Unfortunately this article is not a "warm and fuzzy" story. It involves brutality, fraud, plagiarism, bigotry, and worse. So unless you really need to know the stuff I'm about to describe, please hit the back button and visit any other page on our site. You'll have a better day, I promise.

Note: You may notice that I don't usually use the word "pilgrim," except when referring to statements made by other people. They didn't call themselves that. It's possible that nineteenth-century writers started using that term to give the impression that the Mayflower's Puritans were somehow nicer than the Puritans who stayed in England, closed theaters, and murdered the king. But if I just say "Puritans," that includes later boatloads of zealots who committed unspeakable atrocities that the first boatload somehow never got around to. So when I say "Mayflower Compact survivors," I'm talking about a unique group of people who went through life-changing crises that later arrivals never did.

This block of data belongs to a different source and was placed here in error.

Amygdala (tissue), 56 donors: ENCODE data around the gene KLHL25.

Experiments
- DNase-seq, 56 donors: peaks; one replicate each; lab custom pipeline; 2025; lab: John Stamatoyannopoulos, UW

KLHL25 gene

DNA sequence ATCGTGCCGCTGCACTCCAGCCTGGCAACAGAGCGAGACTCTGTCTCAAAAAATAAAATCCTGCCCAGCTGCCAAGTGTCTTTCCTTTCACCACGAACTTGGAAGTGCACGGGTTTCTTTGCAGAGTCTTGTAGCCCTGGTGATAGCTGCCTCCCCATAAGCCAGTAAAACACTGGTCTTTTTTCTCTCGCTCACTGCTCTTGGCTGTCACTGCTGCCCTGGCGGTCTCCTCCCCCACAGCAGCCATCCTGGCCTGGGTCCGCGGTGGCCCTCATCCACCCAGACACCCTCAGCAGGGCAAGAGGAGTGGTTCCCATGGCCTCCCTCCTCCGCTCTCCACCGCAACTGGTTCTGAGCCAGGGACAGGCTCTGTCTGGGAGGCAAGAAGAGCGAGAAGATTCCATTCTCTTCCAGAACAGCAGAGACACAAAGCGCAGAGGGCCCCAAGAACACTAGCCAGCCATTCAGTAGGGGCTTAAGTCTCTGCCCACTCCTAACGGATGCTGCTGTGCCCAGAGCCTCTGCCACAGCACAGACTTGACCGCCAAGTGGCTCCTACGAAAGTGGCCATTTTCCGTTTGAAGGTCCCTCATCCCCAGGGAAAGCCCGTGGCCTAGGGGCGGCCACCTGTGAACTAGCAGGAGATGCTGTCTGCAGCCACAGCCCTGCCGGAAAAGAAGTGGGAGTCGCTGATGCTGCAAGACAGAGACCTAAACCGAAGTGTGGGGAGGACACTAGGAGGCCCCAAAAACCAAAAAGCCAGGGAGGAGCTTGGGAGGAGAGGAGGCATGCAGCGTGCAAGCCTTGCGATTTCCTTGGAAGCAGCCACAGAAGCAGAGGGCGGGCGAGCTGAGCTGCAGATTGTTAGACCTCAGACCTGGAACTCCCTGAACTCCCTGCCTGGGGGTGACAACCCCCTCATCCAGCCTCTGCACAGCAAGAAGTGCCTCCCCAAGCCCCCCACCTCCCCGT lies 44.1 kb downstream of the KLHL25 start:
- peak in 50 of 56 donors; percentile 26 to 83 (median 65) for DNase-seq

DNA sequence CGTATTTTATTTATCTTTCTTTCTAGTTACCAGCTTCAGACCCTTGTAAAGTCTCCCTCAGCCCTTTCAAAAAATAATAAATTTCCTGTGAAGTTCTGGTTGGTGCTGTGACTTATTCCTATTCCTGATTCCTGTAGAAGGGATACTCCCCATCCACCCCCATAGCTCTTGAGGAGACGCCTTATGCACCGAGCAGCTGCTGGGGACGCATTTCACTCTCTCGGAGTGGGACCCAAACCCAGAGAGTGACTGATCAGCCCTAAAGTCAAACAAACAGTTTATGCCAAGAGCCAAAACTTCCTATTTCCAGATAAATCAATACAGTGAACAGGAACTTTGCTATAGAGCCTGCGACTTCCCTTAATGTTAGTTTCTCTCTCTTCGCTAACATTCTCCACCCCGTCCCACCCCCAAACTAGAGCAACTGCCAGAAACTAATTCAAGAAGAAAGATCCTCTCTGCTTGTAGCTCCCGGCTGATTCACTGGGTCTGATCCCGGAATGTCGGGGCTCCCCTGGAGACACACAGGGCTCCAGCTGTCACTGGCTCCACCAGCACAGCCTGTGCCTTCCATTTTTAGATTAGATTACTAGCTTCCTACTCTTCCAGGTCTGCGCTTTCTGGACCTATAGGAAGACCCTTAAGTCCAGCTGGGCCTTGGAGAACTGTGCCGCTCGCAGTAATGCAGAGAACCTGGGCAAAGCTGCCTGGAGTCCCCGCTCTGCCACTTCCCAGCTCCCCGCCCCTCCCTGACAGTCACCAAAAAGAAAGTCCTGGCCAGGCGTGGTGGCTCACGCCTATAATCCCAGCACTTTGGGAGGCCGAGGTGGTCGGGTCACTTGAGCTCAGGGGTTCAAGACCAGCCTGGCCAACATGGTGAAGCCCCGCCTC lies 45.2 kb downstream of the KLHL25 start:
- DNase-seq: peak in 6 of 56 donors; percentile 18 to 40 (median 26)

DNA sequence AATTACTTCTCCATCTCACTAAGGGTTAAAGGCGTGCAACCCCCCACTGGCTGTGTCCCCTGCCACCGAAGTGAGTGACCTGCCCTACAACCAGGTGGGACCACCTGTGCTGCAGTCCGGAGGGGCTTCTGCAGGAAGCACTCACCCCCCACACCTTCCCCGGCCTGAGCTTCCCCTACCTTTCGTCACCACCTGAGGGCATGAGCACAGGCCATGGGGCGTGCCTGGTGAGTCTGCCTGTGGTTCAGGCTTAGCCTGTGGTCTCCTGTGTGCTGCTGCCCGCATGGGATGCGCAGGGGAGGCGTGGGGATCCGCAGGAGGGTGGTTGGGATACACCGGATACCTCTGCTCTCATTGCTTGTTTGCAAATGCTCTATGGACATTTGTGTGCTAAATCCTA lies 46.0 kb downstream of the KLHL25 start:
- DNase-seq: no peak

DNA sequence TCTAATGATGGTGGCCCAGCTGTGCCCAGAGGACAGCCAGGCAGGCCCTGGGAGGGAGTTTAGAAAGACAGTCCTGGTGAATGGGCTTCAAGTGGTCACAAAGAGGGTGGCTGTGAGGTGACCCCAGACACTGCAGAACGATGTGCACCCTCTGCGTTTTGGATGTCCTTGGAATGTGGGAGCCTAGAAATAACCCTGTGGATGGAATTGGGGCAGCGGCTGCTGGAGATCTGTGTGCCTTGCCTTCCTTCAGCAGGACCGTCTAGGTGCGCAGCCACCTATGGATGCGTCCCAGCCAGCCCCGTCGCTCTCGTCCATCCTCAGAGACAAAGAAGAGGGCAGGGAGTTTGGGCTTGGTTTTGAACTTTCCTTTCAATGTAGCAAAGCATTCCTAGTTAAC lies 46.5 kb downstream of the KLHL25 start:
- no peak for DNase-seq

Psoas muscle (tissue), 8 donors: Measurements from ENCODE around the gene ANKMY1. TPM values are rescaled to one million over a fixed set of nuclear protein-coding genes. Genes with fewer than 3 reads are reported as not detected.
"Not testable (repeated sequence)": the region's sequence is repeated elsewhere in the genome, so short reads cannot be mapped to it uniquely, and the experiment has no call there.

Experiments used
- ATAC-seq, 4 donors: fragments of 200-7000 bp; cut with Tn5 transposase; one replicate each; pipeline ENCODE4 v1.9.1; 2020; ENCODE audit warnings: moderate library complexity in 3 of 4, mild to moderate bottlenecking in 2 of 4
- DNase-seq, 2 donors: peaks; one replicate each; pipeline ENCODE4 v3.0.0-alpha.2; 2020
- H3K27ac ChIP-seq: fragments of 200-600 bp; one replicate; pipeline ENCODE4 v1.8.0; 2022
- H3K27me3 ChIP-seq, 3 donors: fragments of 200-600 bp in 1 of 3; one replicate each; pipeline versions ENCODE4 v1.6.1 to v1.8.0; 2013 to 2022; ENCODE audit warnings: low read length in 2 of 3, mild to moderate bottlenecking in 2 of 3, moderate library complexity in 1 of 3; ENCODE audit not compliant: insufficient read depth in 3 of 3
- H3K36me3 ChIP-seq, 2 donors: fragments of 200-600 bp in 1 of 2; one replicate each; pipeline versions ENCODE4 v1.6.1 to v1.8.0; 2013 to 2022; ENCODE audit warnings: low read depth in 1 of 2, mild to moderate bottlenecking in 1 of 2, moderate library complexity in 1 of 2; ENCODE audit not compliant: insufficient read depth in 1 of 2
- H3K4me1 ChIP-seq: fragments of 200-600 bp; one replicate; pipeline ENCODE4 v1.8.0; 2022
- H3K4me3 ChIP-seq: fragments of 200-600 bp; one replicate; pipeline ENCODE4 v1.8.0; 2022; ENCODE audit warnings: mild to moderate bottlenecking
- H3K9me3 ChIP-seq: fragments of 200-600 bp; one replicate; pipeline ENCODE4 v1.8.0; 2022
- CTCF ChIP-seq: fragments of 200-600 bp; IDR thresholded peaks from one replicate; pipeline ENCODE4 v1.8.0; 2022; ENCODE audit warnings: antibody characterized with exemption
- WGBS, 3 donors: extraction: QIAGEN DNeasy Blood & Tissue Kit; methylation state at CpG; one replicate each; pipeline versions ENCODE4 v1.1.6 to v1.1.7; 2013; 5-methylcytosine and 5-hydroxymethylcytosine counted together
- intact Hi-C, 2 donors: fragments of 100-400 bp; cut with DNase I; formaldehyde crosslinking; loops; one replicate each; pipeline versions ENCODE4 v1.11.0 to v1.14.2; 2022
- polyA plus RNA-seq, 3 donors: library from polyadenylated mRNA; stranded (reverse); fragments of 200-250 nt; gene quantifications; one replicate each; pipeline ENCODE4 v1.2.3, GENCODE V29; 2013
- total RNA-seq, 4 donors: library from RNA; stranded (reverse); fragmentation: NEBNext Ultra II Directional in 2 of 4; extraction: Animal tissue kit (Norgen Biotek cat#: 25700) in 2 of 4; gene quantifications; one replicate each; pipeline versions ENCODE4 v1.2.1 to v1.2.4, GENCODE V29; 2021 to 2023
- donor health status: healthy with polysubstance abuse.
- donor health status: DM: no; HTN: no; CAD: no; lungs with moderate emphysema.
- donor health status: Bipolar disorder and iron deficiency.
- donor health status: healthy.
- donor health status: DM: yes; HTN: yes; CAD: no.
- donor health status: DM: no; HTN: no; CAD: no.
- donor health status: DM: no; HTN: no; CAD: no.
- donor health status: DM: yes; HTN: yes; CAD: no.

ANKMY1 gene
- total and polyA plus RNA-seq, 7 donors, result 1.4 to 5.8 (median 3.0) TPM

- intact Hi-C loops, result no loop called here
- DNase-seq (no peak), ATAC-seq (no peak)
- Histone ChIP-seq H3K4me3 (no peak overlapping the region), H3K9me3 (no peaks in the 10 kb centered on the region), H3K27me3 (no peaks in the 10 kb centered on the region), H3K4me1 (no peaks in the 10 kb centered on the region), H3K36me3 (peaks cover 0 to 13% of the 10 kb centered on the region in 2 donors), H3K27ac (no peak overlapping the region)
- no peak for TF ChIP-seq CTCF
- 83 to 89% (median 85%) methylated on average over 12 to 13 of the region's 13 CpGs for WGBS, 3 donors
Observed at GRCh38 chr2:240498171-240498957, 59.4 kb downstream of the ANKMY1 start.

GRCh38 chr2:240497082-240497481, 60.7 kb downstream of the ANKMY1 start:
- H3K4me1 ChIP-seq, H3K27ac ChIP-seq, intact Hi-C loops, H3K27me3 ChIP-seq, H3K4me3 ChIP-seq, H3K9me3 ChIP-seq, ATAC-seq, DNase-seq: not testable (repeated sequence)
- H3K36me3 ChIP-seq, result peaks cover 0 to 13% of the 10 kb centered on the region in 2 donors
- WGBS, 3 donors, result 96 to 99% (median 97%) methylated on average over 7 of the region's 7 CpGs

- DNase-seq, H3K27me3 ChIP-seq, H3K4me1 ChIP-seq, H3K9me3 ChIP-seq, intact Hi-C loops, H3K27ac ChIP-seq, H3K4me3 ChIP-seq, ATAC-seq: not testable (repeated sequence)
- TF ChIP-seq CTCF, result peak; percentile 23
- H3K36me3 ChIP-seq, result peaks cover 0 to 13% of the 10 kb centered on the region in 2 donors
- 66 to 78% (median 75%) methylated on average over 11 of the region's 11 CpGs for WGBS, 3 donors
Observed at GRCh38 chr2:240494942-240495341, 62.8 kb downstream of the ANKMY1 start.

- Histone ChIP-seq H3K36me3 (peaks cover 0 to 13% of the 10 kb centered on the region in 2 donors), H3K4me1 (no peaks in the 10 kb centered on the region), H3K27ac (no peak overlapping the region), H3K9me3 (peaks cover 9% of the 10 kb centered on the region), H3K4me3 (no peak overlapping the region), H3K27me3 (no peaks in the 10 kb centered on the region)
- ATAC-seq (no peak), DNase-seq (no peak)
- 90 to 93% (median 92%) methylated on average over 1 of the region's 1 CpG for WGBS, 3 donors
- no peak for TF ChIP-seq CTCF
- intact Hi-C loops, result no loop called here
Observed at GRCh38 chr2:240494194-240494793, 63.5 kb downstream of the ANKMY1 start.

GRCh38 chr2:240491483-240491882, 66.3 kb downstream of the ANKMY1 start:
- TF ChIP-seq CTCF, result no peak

The Mather Sermon Hoax

I was recently given "proof" that Mayflower Compact survivors who celebrated the first (1621) Thanksgiving with the Wampanoag who had helped them survive were really ungrateful bigots who would rather have been murdering the natives in their sleep than sitting down with them to eat. The "proof" was a quote attributed to sermon ostensibly given by the Puritan leader Mather the Elder at a Thanksgiving feast in 1623.